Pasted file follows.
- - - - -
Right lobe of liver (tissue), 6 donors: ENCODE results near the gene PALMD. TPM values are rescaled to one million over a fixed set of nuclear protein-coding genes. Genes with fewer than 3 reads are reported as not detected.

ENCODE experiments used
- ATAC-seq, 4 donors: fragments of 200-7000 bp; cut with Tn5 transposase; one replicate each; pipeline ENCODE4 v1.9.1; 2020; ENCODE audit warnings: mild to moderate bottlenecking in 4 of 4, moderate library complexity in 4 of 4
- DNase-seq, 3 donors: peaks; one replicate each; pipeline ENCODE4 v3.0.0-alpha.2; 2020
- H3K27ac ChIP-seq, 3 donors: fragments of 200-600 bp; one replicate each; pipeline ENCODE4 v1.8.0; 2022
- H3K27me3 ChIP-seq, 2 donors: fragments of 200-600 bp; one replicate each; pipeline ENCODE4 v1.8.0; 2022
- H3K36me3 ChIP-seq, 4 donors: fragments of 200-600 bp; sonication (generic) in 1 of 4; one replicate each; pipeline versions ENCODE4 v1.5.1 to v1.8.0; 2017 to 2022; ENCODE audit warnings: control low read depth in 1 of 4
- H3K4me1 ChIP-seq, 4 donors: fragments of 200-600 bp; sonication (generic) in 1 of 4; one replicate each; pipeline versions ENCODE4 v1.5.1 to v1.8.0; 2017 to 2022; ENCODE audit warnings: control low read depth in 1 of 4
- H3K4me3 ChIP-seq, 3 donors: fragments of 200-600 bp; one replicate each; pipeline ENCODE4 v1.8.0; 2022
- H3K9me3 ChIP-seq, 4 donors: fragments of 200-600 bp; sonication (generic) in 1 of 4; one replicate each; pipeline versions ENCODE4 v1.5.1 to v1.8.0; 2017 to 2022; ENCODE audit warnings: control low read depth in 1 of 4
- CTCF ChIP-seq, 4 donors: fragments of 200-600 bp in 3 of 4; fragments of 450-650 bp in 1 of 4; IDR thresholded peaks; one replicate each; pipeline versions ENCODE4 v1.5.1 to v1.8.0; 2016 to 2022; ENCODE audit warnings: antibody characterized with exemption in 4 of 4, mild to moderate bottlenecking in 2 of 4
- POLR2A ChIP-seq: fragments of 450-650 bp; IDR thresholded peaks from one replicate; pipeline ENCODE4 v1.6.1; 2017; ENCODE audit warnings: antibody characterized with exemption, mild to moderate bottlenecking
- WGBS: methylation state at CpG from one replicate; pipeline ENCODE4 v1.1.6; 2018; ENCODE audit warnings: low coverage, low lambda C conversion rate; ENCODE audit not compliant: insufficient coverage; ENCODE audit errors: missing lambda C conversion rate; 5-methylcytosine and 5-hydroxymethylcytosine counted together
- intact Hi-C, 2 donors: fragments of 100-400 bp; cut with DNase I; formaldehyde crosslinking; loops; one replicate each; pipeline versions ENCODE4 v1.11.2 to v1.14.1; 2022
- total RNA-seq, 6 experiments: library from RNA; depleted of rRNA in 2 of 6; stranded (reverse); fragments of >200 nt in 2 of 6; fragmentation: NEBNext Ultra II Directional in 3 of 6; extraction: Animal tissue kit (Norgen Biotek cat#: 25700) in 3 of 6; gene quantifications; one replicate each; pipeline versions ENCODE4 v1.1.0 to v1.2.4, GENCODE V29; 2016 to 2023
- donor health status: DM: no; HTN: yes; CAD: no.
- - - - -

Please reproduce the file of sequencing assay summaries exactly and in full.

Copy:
Right lobe of liver (tissue), 6 donors: ENCODE results near the gene PALMD. TPM values are rescaled to one million over a fixed set of nuclear protein-coding genes. Genes with fewer than 3 reads are reported as not detected.

ENCODE experiments used
- ATAC-seq, 4 donors: fragments of 200-7000 bp; cut with Tn5 transposase; one replicate each; pipeline ENCODE4 v1.9.1; 2020; ENCODE audit warnings: mild to moderate bottlenecking in 4 of 4, moderate library complexity in 4 of 4
- DNase-seq, 3 donors: peaks; one replicate each; pipeline ENCODE4 v3.0.0-alpha.2; 2020
- H3K27ac ChIP-seq, 3 donors: fragments of 200-600 bp; one replicate each; pipeline ENCODE4 v1.8.0; 2022
- H3K27me3 ChIP-seq, 2 donors: fragments of 200-600 bp; one replicate each; pipeline ENCODE4 v1.8.0; 2022
- H3K36me3 ChIP-seq, 4 donors: fragments of 200-600 bp; sonication (generic) in 1 of 4; one replicate each; pipeline versions ENCODE4 v1.5.1 to v1.8.0; 2017 to 2022; ENCODE audit warnings: control low read depth in 1 of 4
- H3K4me1 ChIP-seq, 4 donors: fragments of 200-600 bp; sonication (generic) in 1 of 4; one replicate each; pipeline versions ENCODE4 v1.5.1 to v1.8.0; 2017 to 2022; ENCODE audit warnings: control low read depth in 1 of 4
- H3K4me3 ChIP-seq, 3 donors: fragments of 200-600 bp; one replicate each; pipeline ENCODE4 v1.8.0; 2022
- H3K9me3 ChIP-seq, 4 donors: fragments of 200-600 bp; sonication (generic) in 1 of 4; one replicate each; pipeline versions ENCODE4 v1.5.1 to v1.8.0; 2017 to 2022; ENCODE audit warnings: control low read depth in 1 of 4
- CTCF ChIP-seq, 4 donors: fragments of 200-600 bp in 3 of 4; fragments of 450-650 bp in 1 of 4; IDR thresholded peaks; one replicate each; pipeline versions ENCODE4 v1.5.1 to v1.8.0; 2016 to 2022; ENCODE audit warnings: antibody characterized with exemption in 4 of 4, mild to moderate bottlenecking in 2 of 4
- POLR2A ChIP-seq: fragments of 450-650 bp; IDR thresholded peaks from one replicate; pipeline ENCODE4 v1.6.1; 2017; ENCODE audit warnings: antibody characterized with exemption, mild to moderate bottlenecking
- WGBS: methylation state at CpG from one replicate; pipeline ENCODE4 v1.1.6; 2018; ENCODE audit warnings: low coverage, low lambda C conversion rate; ENCODE audit not compliant: insufficient coverage; ENCODE audit errors: missing lambda C conversion rate; 5-methylcytosine and 5-hydroxymethylcytosine counted together
- intact Hi-C, 2 donors: fragments of 100-400 bp; cut with DNase I; formaldehyde crosslinking; loops; one replicate each; pipeline versions ENCODE4 v1.11.2 to v1.14.1; 2022
- total RNA-seq, 6 experiments: library from RNA; depleted of rRNA in 2 of 6; stranded (reverse); fragments of >200 nt in 2 of 6; fragmentation: NEBNext Ultra II Directional in 3 of 6; extraction: Animal tissue kit (Norgen Biotek cat#: 25700) in 3 of 6; gene quantifications; one replicate each; pipeline versions ENCODE4 v1.1.0 to v1.2.4, GENCODE V29; 2016 to 2023
- donor health status: DM: no; HTN: yes; CAD: no.